If you can’t work due to disability, the stress of getting by from month to month can be overwhelming. While disability benefits will help relieve some of that pressure, your application won’t be approved overnight. So you’re probably wondering: how long does it take to get approved for disability?
The answer isn’t as straightforward as you probably hoped. The time it takes for the Social Security Administration (SSA) to process your application depends on a variety of factors.
How Long Does It Take to Get Social Security Disability?
The SSA denies approximately 30% of initial applications. For those who are denied, the best option is to continue pursuing the application through the appeals process. Reapplying is also an option. But this is much less likely to succeed than an appeal of the initial application.
The first step is filing an application with the SSA. To apply, you need to fill out the SSA’s required forms. You also need to submit medical evidence of your condition and information about your employment history.
At this stage, the SSA will refer the medical information in your application to Disability Determination Services (DDS) in your state. DDS will gather medical evidence from your doctors and make an initial disability determination.
If your initial application is approved, the entire process will probably take only a few months. If the SSA denies your application, you will have 60 days to file an appeal.
In most states, the next step of the appeals process is reconsideration. When your application is reconsidered, a new person will review it from scratch. They will look at all of the evidence again and consider any new evidence that might be available.
The reconsideration process usually takes several months. The SSA approves very few applications at this stage.
If your application is denied on reconsideration, you can request a hearing. An Administrative Law Judge (ALJ) will conduct your hearing.
It is at this stage that having an experienced disability law advocate can make a big difference. In fact, an applicant who goes to a hearing is more than twice as likely to win if they have a lawyer.
Unfortunately, it can take a long time to get a hearing date. Depending on where you live, it can take anywhere from seven to 20 months.
Review by Appeals Council
If the ALJ does not approve your application, you have 60 days to request a review by the Social Security Appeals Council. You will need to explain why you think the ALJ’s decision was wrong.
The Appeals Council can either:
- Deny your appeal,
- Reconsider your application, or
- Have the ALJ consider your case again.
Appeals Council review is the last level of review available through the SSA.
If the Appeals Council denies your application, you still have one option left. You can appeal the decision in federal court. You must file your appeal within 60 days of the Appeals Council’s decision.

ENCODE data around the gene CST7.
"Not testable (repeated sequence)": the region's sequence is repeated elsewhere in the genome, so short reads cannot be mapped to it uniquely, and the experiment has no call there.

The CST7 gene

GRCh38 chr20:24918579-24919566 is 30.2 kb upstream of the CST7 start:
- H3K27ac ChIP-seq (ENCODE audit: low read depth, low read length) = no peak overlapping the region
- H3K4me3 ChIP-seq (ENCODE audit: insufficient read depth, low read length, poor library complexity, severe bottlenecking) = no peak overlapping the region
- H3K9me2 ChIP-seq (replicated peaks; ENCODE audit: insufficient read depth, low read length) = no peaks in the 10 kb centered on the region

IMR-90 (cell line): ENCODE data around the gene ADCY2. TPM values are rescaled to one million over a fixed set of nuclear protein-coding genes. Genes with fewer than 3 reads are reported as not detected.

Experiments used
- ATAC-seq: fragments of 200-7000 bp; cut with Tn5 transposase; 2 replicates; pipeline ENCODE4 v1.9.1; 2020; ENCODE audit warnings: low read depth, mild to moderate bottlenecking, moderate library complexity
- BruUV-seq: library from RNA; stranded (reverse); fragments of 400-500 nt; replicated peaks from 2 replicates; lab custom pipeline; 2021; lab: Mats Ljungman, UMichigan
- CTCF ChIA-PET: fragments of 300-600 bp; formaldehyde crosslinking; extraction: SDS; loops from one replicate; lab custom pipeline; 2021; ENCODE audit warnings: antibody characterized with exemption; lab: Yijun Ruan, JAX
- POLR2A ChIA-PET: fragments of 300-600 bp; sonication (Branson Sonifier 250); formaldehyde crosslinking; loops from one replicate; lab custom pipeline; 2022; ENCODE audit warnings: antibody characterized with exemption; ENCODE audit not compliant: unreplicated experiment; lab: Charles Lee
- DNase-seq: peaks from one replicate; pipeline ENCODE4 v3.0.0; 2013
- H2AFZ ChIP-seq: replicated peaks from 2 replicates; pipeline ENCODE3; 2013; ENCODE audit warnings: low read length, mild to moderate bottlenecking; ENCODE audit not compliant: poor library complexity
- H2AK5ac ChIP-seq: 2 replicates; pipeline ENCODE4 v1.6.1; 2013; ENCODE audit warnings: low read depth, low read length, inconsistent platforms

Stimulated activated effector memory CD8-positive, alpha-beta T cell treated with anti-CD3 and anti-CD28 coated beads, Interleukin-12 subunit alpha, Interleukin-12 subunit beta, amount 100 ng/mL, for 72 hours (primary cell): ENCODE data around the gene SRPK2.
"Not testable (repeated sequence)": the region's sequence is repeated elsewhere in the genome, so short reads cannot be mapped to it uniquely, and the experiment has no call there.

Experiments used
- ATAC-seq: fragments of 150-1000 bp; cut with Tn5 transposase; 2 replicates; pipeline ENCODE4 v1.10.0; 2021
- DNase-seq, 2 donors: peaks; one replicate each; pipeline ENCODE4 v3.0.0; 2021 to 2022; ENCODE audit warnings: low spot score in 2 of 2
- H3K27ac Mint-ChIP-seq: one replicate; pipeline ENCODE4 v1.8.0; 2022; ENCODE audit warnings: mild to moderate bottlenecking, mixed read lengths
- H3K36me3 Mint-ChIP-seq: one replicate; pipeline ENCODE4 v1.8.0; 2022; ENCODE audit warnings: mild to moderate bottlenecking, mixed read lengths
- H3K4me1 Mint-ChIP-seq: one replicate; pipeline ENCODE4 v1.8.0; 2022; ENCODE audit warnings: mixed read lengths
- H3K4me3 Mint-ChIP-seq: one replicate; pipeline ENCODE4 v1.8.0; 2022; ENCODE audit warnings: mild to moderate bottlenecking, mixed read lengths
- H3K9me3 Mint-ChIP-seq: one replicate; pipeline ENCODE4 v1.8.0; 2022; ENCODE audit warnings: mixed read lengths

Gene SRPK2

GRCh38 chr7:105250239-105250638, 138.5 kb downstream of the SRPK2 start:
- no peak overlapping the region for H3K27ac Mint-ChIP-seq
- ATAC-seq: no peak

What Other Things Affect How Long It Takes to Get Disability?
Your individual circumstances may affect the length of time required for your application to be approved.
Having detailed medical records is important to the success of your claim. You will want to provide as much information as possible about the treatment you have received for your condition. This includes detailed contact information for all doctors and clinics that treated you. Those with better medical records are more likely to have their initial applications approved.
After you apply, DDS will request medical records from the doctors and treatment providers you listed in your application. Some doctors can be slow to respond to these requests. You may be able to save time by collecting the records yourself and sending them with your application.
Severity of Disability
Those with severe conditions may have their application expedited. The Compassionate Allowance Initiative speeds up the application process for people with rare cancers and other diseases. Similarly, the Terminal Illness program allows the SSA to process applications more quickly for people expected to die from their illness.
Some conditions, such as blindness, Down syndrome, and ALS, qualify for presumptive disability. These are conditions so serious that the person can be presumed to be disabled. If you or a loved one has one of these conditions, the SSA may start paying disability before the application is officially approved.
Some local SSA offices take much longer to schedule hearings than others. If your application goes through the Houston North, San Antonio, or Portland ME offices, you may be able to get a hearing in seven months. But if you have to file with Los Angeles West, Orange, or Phoenix, you may not get a hearing for almost two years.
Get Started on My Application
So how long does it take to get disability? As you can see, it really varies from person to person. But the surest way to speed up your application is to start today. GAR Disability Advocates can help you do it. Our entire business focuses on helping people get the disability benefits they deserve. Call us at 201-308-9520 or message us online and get a free claim review by one of our experienced and knowledgeable advocates.